Comparing the two, if you plan on doing any winter commuting, assuming you do have winter conditions, I'd recommend the Giant. The Giant has a slighly cheaper front der, fork, but has disc brakes. Disc Brakes are good for winter commuting, because water can and will freeze to your rims so braking can be iffy in winter. Discs are obviously farther away from the road and puddles so they are a bit more effective in muddy conditions and in winter. However, for other times, I would rather have the simplicity of linear pulls personally. You have to be ready to fix stuff when things break so simple is important. Know how to fix your brakes in a pinch, know how to convert the bike to a single speed (say when your der. fails), carry the right equipment, and you can get home very reliably.

    Anyway, standard linear pull v-brakes are adequate for commuting, even in the rain unless you are a serious clydesdale. So it appears that the Trek has better components overall while the Giant puts some of that money in the disc brakes. I also noticed the giant has an integrated headset, which mean the bearing cups are pressed directly into the headtube... In non bike speak, it's not as flexible as a traditional headset but does allow for a lower stack height. (in non-bike speak again, it allows for one to lower the stem more than a traditional headset). The integrated headset was kind of poo-pooed a bit before cause they had a lot of kinks to work out... Should hopefully be better now but I would stick to a tried and true traditional headset for now..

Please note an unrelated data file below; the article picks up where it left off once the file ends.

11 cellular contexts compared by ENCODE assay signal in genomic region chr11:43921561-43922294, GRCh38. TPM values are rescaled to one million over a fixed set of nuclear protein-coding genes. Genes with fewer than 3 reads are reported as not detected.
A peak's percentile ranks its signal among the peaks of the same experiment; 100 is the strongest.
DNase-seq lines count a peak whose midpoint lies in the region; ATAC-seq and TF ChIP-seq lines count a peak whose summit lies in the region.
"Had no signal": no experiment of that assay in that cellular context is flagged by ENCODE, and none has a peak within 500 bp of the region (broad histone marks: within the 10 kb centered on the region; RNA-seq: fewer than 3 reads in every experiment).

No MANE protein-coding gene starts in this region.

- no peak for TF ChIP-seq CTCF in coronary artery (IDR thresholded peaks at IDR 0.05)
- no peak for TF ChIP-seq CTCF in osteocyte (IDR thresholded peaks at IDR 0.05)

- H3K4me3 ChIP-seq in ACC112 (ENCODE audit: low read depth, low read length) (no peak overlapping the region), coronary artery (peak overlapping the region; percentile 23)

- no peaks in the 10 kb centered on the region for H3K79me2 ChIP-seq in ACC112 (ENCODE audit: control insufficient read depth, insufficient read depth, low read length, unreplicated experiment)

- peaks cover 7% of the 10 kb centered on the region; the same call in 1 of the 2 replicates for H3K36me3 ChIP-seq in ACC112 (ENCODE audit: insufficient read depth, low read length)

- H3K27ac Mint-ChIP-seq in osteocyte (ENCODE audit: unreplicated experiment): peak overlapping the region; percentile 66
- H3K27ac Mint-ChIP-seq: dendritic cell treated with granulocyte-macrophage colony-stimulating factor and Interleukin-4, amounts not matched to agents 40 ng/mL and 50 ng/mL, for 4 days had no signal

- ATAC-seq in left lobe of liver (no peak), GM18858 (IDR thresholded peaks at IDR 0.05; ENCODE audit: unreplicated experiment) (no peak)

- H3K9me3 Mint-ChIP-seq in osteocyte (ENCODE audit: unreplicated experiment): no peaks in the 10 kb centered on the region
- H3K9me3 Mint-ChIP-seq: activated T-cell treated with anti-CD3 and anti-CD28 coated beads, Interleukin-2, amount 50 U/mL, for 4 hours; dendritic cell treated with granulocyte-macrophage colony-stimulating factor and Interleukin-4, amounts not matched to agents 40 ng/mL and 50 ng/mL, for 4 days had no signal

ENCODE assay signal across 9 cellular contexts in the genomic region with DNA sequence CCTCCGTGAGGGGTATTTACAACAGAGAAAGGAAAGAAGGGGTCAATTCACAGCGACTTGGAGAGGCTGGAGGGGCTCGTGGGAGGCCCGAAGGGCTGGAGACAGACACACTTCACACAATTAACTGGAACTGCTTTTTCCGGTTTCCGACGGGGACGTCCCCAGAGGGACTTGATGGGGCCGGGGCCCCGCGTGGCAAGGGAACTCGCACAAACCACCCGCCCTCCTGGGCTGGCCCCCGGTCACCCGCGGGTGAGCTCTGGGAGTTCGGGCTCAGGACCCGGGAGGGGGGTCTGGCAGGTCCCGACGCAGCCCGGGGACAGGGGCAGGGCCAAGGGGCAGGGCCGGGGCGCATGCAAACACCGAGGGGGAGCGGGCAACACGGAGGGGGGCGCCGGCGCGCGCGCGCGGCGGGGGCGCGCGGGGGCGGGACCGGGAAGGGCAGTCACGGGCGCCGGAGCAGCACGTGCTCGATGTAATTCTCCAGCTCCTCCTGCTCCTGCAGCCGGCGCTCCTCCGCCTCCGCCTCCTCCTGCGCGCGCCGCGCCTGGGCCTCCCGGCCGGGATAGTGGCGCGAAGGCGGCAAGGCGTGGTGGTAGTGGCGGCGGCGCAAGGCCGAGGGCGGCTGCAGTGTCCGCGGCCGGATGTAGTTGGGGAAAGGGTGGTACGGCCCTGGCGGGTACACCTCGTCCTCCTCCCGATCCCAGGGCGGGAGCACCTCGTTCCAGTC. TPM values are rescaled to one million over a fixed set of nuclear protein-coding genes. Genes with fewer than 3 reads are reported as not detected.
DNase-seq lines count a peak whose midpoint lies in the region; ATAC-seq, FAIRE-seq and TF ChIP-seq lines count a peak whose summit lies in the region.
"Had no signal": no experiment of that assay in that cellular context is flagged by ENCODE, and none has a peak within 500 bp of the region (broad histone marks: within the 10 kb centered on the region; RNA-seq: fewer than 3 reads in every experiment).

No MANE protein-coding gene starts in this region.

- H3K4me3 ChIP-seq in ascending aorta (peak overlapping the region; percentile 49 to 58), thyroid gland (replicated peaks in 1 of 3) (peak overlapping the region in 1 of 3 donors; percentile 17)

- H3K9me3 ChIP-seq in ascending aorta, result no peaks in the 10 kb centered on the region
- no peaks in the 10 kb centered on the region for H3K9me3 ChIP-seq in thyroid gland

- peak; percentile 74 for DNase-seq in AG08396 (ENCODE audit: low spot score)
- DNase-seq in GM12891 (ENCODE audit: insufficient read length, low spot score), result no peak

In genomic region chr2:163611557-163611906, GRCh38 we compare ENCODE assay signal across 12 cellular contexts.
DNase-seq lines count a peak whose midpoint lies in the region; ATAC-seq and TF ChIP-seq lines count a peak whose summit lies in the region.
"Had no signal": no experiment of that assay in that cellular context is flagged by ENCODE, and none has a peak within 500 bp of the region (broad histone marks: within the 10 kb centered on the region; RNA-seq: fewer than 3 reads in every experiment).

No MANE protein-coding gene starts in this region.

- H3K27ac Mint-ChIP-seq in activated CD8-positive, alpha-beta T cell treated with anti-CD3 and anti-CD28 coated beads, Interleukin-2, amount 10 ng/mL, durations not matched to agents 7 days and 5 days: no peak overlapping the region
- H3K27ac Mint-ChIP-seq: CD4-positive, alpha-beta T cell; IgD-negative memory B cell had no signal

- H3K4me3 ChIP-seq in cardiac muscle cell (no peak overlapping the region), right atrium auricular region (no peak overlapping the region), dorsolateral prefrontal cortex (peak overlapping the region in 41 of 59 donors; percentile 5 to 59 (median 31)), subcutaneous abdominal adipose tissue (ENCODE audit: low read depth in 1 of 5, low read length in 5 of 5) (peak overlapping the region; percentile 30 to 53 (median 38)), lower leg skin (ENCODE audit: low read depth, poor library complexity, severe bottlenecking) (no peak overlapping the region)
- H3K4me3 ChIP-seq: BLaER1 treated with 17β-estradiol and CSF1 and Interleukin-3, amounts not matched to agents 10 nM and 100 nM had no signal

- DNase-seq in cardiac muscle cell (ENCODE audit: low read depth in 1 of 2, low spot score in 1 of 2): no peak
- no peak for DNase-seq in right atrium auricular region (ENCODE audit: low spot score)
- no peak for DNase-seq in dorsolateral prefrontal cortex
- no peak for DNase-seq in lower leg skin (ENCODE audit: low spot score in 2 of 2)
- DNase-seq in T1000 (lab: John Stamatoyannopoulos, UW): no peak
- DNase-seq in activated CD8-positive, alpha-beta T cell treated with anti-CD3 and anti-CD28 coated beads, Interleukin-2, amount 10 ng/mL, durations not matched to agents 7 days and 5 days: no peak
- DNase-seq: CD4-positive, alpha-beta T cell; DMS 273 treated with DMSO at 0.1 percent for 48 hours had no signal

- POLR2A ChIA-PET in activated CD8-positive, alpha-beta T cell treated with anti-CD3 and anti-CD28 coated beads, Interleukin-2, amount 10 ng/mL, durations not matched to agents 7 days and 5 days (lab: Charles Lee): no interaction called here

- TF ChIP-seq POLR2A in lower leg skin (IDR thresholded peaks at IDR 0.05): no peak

I'd look to see if either has fender and rack eyelets, as I've mentioned in the other thread, I'll mention again here.

    Obviously go for a test ride to see if they fit, but looking at those two, I would go with the Trek and get skinnier and more road-orientated tires. 2.2" is going to be loud and heavier than a skinnier road tire or semislick.

    A hybrid would be fine for what you say for commuting, it'll generally be faster than your MTB would, while still allowing for the flat handlebars, but a MTB with slick tires is also quite noticeable faster than a MTB with the stock knobbie tires... But most hybrids come with a better road tire than most MTBs so people don't have a real good comparison. If you have a great LBS to work with, compare the hybrid with a mtb with slicks and see which one is more comfy.

    Of course, if you ever plan to do any real MTB'ing then get the MTB.

    I would get the Trek, out of your choice IF it is a good fit for you and get semislicks for your road riding.

    Jay
     
  7. Tony_Woods

    Tony_Woods Stunt Coordinator

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    Thanks for the quick replies guys. I'm located in Lincoln, NE, which is a big enough town to probably have a few bike shops, but I'm not familiar with them yet. So far I just know of the one on my way to work and Scheels (kind of a sporting goods superstore, going there after work) The REI deal certainly sounds good, but according to their website, there aren't any stores around here.
     
  8. Philip Hamm

    Philip Hamm Lead Actor

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    Read my thread linked above. I haven't ridden my new Giant long enough to really have an opinion about it yet. First impression is good. Here's a great link I found:

    http://www.bikesrnottoys.com/

    Unless you're really riding on dirt a hybrid/comfort bike is a much better choice than a mountain bike.